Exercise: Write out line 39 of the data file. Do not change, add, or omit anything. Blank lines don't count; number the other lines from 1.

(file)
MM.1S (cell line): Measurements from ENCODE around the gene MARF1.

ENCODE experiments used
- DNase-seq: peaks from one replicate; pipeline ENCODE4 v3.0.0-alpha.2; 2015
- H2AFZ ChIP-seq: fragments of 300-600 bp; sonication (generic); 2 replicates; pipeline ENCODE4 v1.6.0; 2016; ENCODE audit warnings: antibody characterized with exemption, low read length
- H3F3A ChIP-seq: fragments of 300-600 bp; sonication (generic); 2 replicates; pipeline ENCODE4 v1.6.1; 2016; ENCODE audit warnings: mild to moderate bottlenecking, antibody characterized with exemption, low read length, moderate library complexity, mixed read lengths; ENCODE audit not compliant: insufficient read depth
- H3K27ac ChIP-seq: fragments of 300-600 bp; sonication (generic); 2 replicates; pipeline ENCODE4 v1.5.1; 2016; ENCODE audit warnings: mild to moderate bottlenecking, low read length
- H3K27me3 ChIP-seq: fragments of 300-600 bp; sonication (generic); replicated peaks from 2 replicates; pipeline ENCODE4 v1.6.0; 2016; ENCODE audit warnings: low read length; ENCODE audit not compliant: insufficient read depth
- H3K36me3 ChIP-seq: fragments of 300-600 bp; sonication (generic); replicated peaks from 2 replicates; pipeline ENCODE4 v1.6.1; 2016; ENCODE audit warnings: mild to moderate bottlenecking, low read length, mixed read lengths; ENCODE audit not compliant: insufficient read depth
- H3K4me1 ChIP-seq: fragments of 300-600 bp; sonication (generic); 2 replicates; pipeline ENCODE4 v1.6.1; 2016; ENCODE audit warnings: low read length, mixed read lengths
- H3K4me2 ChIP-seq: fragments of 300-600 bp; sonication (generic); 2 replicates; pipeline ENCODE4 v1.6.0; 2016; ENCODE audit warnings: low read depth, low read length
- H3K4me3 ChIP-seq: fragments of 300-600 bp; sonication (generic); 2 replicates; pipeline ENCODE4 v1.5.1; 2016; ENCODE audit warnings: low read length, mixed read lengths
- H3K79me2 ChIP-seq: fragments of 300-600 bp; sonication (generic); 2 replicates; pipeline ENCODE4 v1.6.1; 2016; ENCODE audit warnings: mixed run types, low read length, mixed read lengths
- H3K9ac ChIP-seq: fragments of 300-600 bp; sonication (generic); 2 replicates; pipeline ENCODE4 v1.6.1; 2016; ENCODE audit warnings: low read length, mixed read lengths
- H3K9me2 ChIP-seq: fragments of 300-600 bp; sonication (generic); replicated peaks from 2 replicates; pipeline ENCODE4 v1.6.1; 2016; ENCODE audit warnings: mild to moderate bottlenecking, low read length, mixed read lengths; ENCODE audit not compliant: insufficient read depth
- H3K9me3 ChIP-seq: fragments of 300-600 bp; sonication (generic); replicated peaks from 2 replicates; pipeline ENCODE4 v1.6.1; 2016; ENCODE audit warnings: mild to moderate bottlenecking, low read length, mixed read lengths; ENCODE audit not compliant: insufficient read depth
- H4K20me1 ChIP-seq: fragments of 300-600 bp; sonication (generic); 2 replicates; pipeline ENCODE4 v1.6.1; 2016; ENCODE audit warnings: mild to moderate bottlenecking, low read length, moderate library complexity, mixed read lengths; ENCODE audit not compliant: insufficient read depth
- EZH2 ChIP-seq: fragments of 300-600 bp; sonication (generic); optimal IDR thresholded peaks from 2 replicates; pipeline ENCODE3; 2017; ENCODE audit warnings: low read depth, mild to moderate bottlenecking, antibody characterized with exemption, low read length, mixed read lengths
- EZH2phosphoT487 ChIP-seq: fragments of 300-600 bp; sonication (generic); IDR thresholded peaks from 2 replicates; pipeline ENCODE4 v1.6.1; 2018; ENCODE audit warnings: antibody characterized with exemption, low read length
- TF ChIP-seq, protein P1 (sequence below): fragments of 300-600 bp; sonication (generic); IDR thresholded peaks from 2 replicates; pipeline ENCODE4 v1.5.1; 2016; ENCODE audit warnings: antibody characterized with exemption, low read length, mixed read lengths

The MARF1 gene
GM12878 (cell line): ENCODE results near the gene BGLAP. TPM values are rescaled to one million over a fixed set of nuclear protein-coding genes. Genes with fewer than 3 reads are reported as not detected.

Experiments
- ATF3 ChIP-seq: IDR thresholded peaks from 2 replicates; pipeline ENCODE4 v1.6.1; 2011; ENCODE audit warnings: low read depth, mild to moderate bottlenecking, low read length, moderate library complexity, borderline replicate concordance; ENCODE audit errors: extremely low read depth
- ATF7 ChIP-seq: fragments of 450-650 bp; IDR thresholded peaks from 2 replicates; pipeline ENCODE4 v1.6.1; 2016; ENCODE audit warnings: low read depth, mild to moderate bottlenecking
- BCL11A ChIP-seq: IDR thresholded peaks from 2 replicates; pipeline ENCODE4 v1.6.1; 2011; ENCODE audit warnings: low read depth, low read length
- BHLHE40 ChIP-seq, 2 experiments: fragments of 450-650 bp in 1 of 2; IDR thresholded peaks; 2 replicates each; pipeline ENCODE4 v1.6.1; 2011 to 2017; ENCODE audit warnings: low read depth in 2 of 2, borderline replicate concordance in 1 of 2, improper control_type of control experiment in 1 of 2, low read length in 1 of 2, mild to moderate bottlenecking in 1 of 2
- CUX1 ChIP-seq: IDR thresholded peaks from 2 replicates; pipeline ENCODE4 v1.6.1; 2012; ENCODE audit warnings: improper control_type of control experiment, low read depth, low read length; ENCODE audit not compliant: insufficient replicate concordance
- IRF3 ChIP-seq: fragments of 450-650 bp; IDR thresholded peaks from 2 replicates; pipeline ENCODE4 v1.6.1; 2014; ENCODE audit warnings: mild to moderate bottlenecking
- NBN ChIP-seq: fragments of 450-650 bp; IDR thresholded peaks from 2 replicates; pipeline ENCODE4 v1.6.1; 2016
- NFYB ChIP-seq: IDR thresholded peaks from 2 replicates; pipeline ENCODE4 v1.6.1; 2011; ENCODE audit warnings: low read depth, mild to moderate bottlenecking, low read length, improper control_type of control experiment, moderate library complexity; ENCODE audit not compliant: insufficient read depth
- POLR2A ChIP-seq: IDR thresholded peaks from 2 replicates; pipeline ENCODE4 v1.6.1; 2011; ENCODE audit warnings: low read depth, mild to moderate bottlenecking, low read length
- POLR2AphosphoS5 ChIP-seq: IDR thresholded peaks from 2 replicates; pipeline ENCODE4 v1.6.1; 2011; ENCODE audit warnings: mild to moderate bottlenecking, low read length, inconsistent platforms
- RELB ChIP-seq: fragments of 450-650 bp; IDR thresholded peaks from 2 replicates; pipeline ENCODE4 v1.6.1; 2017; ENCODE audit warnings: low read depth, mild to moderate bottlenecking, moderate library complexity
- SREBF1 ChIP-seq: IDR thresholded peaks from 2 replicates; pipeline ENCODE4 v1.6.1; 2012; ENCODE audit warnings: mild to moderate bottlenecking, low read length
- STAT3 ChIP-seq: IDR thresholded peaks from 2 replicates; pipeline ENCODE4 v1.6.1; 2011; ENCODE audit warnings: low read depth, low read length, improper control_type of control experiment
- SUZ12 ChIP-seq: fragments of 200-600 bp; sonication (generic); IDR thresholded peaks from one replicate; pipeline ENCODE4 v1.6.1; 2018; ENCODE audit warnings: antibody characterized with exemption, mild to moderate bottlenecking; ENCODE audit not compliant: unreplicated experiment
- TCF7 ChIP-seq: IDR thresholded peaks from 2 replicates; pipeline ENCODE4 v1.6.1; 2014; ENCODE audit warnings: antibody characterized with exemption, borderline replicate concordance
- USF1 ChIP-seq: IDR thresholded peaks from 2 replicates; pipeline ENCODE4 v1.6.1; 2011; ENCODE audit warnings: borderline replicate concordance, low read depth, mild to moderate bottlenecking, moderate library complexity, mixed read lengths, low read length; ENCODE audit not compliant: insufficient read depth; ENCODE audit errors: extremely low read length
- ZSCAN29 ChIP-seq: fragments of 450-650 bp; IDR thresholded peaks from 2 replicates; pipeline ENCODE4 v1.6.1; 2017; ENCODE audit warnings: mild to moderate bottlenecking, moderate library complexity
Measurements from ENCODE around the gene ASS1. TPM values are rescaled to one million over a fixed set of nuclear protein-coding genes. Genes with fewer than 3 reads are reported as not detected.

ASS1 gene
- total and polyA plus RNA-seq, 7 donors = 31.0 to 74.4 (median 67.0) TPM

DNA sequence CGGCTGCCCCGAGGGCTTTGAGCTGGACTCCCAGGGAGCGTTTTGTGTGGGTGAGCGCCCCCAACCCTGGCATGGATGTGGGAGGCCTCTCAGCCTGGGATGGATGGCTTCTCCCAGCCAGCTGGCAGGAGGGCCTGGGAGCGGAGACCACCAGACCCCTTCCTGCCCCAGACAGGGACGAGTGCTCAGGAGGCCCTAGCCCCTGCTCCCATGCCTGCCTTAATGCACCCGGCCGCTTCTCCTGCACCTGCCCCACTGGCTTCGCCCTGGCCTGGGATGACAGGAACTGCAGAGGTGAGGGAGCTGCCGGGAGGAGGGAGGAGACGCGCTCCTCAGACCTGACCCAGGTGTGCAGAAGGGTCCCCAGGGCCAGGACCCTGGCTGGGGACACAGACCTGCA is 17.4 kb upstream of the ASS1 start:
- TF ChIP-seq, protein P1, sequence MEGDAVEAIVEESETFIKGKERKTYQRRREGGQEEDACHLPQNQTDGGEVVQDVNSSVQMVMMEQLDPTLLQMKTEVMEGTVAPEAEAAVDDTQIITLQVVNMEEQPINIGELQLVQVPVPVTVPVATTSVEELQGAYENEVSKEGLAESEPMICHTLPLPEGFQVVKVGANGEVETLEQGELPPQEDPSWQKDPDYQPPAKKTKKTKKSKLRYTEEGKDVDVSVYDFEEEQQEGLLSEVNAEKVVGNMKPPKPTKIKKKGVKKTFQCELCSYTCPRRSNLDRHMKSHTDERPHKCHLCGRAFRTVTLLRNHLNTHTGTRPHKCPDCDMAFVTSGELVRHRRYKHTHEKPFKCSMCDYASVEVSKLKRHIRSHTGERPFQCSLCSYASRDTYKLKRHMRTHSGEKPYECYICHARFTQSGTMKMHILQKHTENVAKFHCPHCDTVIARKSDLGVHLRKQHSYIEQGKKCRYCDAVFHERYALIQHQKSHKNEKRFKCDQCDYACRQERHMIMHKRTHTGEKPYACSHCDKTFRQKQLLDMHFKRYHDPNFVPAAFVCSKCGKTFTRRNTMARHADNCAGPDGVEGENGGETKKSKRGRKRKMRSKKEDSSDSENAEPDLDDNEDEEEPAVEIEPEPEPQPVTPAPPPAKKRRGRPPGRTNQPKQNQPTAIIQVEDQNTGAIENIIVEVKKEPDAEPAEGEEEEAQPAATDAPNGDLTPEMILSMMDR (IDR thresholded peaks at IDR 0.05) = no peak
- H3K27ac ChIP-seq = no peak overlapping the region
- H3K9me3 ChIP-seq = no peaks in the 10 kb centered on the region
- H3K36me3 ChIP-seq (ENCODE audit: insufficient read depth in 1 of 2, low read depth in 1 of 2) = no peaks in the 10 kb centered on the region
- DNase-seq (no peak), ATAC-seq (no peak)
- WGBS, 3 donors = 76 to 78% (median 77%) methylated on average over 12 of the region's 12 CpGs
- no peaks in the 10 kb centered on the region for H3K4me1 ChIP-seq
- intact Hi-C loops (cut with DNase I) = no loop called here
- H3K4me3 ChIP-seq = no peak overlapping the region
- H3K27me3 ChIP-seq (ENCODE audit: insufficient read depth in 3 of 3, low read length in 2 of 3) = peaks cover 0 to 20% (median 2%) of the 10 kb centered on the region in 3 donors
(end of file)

- ZSCAN29 ChIP-seq: fragments of 450-650 bp; IDR thresholded peaks from 2 replicates; pipeline ENCODE4 v1.6.1; 2017; ENCODE audit warnings: mild to moderate bottlenecking, moderate library complexity